Interfaith Mission Service: An Open Letter to Our Jewish Partners and Our Community at Large

The congregations that form the Interfaith Mission Service (IMS) extend their heart-felt condolences to our local Jewish community, and beyond.  We stand with you in solidarity as we condemn all acts of hatred and violence, especially the rampage against the innocent worshipers at the Tree of Life Synagogue, the deadliest attack on Jews in American history.  We join our Jewish brothers and sisters in their grief.

At the formation of IMS, nearly half a century ago, Rabbi Eisenstat of Temple B’nai Sholom was a founding contributor to the melting pot of ideas and actions that now shape IMS.  Since that time, members of the Jewish community have continued as stalwart partners — always with the goal of peace and cooperation among the many faiths, races, and cultures that enrich our lives here in the Tennessee Valley.

In this time of horror and grief, let us pray in the shared hope that there will be brighter days when love between us will empower us. Let us join as good neighbors and demonstrate our desire for peace and a willingness to pursue it.

In Deepest Sympathy,
Doug Seay
Douglas Curtis Seay
Chair, Leadership Council
Interfaith Mission Service


Dear Huntsville Community,

In light of the horrific attack and tragic murders this past Saturday at The Tree of Life Synagogue in Pittsburgh, Huntsville’s Temple B’nai Sholom invites you to participate in a 30 minute prayer vigil this Friday at 6:00pm, to be held outside on the steps of our Sanctuary (weather permitting), located at the corner of Lincoln Street SE and Clinton Ave East, at 103 Lincoln Street SE in Huntsville, AL 35801.

We will gather to read the names of those murdered, honor their lives and memories, and offer prayers of healing for their loved ones and the wounded. Please join our local Jewish community as an expression of solidarity with our multi-faith allies, partners, and neighbors.

Local law enforcement has been notified, and uniformed off-duty police officers will also be present. If possible, please bring a candle (and a lighter or matches) for the candlelight vigil.

We hope you’ll join us.
And feel free to stay and visit our 7:00pm Shabbat Service in the Sanctuary!

Thank You,

Rabbi Eric M. Berk and Temple B’nai Sholom’s Board of Trustees

Overcoming prejudice and intolerance essential for a safer world

 

Delegates to the 6th Congress of the Leaders of World and Traditional Religions gather for a group photograph. The Congress, hosted by Kazakhstani President Nursultan Nazarbayev, was held on 10 and 11 October in Astana, Kazakhstan.
Delegates to the 6th Congress of the Leaders of World and Traditional Religions gather for a group photograph. The Congress, hosted by Kazakhstani President Nursultan Nazarbayev, was held on 10 and 11 October in Astana, Kazakhstan.

 

ASTANA, Kazakhstan — Faith communities can contribute to a safer world by combating religious prejudice and intolerance.

This message was at the heart of the Baha’i contribution to the 6th Congress of the Leaders of World and Traditional Religions, held on 10 and 11 October in Kazakhstan’s capital city.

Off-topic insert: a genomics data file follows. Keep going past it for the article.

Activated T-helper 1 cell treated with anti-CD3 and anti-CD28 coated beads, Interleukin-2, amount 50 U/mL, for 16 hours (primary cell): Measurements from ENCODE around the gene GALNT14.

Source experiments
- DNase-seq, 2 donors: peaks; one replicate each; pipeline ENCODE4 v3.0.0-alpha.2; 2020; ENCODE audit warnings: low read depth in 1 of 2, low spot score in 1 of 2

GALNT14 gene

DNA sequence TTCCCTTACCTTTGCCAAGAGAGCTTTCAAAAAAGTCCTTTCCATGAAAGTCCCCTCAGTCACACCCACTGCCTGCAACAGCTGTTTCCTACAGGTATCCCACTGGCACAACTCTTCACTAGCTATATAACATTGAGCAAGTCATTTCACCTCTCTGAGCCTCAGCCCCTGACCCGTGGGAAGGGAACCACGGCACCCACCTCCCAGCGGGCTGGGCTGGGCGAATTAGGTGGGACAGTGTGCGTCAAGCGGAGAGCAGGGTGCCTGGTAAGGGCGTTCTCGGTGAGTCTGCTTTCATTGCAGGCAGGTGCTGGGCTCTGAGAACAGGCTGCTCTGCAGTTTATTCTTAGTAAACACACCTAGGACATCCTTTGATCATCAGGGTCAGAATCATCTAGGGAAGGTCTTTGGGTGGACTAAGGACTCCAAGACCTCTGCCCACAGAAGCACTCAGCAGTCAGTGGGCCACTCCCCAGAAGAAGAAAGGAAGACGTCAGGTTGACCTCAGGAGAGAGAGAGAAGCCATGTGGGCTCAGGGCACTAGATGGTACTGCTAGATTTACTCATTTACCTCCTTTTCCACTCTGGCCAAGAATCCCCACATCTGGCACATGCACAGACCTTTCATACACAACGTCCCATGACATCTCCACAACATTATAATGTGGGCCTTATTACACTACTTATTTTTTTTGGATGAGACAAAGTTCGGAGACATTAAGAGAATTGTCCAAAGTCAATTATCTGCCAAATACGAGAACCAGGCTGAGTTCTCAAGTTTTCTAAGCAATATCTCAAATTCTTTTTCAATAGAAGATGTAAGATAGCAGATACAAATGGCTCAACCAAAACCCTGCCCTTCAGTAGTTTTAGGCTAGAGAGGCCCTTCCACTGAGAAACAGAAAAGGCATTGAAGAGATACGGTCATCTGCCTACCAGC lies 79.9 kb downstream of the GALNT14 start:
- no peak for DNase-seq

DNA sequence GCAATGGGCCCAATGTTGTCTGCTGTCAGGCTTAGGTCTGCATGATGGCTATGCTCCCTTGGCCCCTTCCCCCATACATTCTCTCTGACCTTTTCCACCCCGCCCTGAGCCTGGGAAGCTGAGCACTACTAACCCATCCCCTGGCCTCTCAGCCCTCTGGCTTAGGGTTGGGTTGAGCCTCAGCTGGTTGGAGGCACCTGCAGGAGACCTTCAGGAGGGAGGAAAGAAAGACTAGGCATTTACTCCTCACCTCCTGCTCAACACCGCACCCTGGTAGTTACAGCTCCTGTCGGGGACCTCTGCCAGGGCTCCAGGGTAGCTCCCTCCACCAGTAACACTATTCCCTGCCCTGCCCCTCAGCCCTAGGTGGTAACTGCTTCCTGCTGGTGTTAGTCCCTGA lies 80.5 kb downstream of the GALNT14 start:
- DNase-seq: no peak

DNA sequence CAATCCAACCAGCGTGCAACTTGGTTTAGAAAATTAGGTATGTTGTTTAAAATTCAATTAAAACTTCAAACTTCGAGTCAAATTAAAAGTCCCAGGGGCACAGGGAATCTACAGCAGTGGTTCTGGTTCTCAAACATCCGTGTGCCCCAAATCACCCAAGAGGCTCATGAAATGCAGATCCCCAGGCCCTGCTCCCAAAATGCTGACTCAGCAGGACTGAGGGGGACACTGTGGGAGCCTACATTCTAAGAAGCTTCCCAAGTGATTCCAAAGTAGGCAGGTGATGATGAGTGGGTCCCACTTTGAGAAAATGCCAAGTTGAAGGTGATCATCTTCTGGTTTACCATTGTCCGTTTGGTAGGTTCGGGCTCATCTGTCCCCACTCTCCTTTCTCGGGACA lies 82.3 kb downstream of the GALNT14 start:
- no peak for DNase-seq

“There has not been a time when humanity has needed greater unity and cooperation,” explains Lyazzat Yangaliyeva, a representative of the Baha’i community at the Congress. “It is very timely for a forum that seeks to promote the unity of religions and orients a dialogue between religious leaders toward the betterment of the world.”

“The Baha’i contribution here focused on one of major the causes of division in the world today—religious prejudice.”

In his presentation at a panel on religion and globalization, Baha’i International Community Secretary-General Joshua Lincoln called to mind the current challenges facing humanity. “As any glance at the news will confirm, the nature and future of globalization are uncertain. This week alone, we have received dire warnings from the Intergovernmental Panel on Climate Change and the International Monetary Fund about the ecological and financial future of the planet.”

Overcoming barriers to cooperation is essential for progress, he asserted. “The Baha’i writings warn of the dangers of religious fanaticism and hatred. Religious beliefs should never be allowed to foster the feelings of animosity among people.”

“Two concepts that are essential for addressing religious prejudice are dialogue and moral education,” explains Ms. Yangaliyeva. The Baha’i contribution at the Congress focused on these two themes.

“The root cause of religious prejudice is ignorance,” she continues. “We emphasized how ignorance is addressed through education that raises moral standards, eliminates prejudice, empowers young people to assume their rights and responsibilities in society, promotes a patriotism that recognizes the oneness of humanity, and finally, focuses on service to family, community, and humanity.”

In the panel presentation, Dr. Lincoln spoke about how dialogue must go beyond present patterns of protest and negotiation. “Oppositional debate, propaganda, and systems of partisanship that have long existed are all fundamentally harmful to the task of searching for the truth of a given situation and for the wisest choice of action. The individual participants must instead aim to rise above their respective points of view, to function as members of a body,” he explained.

The conference included two plenary sessions and several panel discussions. Also, in their capacity as religious leaders, the attendees signed on to a 23-point commitment.